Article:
Rally returns to Ratchaprasong

Rally returns to Ratchaprasong

Thousands gather to say they've lost confidence in Prayut as parliamentarians prepare to vote on Saturday

Protesters occupy the Ratchaprasong area in central Bangkok on Friday, demanding the resignation of Prime Minister Prayut Chan-o-cha. (Photo by Chanat Katanyu)
Protesters occupy the Ratchaprasong area in central Bangkok on Friday, demanding the resignation of Prime Minister Prayut Chan-o-cha. (Photo by Chanat Katanyu)

Protesters occupied the Ratchaprasong intersection on Friday for another rally calling for Gen Prayut Chan-o-cha to step down, ahead of a crucial vote on the prime minister by lawmakers on Saturday.

Thousands of people converged on Ratchadamri Road outside the CentralWorld shopping centre to join the demonstration led by the Thalu Fah movement and the United Front of Thammasat and Demonstration. The event ended without incident around 8pm.

Protester Chanin Wongsri accused the government of corruption in its coronavirus vaccine deals by offering low-quality jabs to the public.

Anger over the government’s failure to contain the Covid-19 surge has fuelled rallies almost every day for the past month. Demonstrators are also opposed to any attempts to prolong the tenure of Gen Prayut, the former coup leader who is now in his eighth year as prime minister.

The groups that staged Friday’s gathering are linked to the student-led movement that began in June last year with calls for Gen Prayut to quit, a new constitution and, most controversially, reform of the monarchy.

But lately the government has also been facing protests by a seemingly revived movement led by veteran red-shirt activists Nattawut Saikuar and Sombat Boonngam-among, starting out as car convoys and changing to street rallies.

In addition, there have been almost daily confrontations in the Din Daeng area between police and young protesters, mainly on motorcycles, who have been dubbed Thalu Gaz for their willingness to face tear gas on a regular basis.

The red shirts staged a large street protest at the Asok intersection on Thursday and plan more gatherings after a break on Friday, until the prime minister resigns.

“We will use Asoke as a fort to hold activities against Prayut every day,” Mr Sombat told Reuters.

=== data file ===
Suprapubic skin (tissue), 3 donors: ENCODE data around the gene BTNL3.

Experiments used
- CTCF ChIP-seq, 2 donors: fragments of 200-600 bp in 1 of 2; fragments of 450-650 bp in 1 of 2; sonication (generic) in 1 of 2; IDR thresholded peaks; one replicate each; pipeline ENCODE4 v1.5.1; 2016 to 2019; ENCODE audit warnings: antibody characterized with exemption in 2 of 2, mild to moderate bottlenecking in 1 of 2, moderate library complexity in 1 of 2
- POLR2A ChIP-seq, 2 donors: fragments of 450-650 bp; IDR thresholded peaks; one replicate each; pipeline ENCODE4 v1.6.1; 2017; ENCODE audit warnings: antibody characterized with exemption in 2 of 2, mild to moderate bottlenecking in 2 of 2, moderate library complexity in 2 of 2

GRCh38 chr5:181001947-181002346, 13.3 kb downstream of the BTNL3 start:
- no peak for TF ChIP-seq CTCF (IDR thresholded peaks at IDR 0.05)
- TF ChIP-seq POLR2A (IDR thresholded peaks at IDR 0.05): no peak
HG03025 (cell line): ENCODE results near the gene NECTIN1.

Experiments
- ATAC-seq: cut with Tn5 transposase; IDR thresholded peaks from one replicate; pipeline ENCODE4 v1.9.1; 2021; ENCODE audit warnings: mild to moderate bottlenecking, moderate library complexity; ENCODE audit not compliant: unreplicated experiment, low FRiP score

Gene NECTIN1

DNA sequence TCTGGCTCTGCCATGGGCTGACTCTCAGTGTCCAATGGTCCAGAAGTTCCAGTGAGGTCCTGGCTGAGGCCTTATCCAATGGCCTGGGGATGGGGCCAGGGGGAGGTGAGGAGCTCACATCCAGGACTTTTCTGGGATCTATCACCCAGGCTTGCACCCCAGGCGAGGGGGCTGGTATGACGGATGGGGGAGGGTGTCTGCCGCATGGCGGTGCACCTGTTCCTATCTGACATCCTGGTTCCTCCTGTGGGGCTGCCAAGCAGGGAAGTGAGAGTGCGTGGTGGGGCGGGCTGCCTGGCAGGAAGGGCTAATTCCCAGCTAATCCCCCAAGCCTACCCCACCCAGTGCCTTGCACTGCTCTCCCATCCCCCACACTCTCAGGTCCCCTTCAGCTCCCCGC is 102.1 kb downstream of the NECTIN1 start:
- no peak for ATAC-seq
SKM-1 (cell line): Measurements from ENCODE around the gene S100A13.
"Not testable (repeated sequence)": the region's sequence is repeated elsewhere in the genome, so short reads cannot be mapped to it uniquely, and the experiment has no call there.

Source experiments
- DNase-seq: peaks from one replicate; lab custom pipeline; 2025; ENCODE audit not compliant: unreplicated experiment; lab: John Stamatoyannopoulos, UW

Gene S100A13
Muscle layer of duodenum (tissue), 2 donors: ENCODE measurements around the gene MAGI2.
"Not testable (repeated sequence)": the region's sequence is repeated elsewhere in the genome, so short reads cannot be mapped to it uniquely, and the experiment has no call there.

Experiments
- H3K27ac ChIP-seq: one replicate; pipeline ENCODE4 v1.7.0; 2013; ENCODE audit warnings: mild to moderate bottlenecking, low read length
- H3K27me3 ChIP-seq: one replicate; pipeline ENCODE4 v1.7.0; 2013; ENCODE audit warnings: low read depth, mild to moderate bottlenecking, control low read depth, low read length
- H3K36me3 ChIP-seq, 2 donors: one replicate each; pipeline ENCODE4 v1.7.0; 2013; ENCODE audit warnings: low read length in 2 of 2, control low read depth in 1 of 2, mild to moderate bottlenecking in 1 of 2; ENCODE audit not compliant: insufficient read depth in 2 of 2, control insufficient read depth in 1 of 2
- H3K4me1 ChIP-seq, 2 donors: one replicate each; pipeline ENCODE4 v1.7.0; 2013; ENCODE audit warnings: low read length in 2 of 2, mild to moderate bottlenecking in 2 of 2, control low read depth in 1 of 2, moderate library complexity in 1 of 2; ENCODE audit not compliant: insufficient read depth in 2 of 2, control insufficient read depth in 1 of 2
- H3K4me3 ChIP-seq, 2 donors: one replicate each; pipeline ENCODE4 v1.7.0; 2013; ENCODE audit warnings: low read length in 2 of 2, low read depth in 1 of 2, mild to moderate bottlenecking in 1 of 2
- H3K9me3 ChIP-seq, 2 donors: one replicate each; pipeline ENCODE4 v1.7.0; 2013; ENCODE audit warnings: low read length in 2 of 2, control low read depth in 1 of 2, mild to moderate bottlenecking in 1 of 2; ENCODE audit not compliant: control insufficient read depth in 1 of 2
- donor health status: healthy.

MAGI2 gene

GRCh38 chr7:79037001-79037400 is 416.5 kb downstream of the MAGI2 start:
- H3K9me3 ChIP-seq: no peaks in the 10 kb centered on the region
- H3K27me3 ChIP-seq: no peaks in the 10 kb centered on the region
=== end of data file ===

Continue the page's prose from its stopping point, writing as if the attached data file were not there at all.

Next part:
Mr Nattawut posted a Facebook message on Friday admitting the turnout at Asok was lower than expected on Thursday due to concerns about Covid. But he said he expected more people to join as the movement gained momentum.

All eyes will be on Parliament on Saturday when MPs are scheduled to vote on Gen Prayut and five other cabinet ministers who have been grilled by the opposition since Tuesday.

The voting takes place amid rumours of an attempt to remove Gen Prayut from power, while the prime minister has said he would not reshuffle his cabinet or dissolve the House.

Effigies symbolising people who died of Covid-19 hang from a skywalk above the Ratchaprasong intersection, where demonstrators condemned the Prayut government’s failure to save lives during the pandemic. (Photo by Chanat Katanyu)

Mr Nattawut said on Friday the voting results would shape the future direction of the red-shirt rallies, although he said earlier that he did not expect coalition MPs to betray Gen Prayut.

Gen Prayut needs a majority, or at least 242, of all 482 MP votes to survive the debate. The 18-party coalition now has 276 votes, including five from Move Forward MPs who defected to Bhumjaithai but officially remain with the progressive party, and a Prachachart MP who always votes in favour of the government.

The eight-party opposition, led by Pheu Thai and Move Forward, has 206 votes.

It remains to be seen whether signs of discord in the coalition, or growing crowds at anti-government rallies, will change the momentum.

Activists have vowed to continue defying Covid-related bans on big gatherings and stage street protests daily until Gen Prayut leaves office.

“People have died from his failure to deal with Covid-19, from his complacence, arrogance and from not listening to people’s voices, making it difficult for people to live,” student activist Wanwalee Thammasattaya told Reuters.

More than 600 people face protest-related charges for various violations in July and August, police said on Friday.

Young protesters challenge police during another rally in the Din Daeng area on Friday. (Photo by Pattarapong Chatpattarasill)

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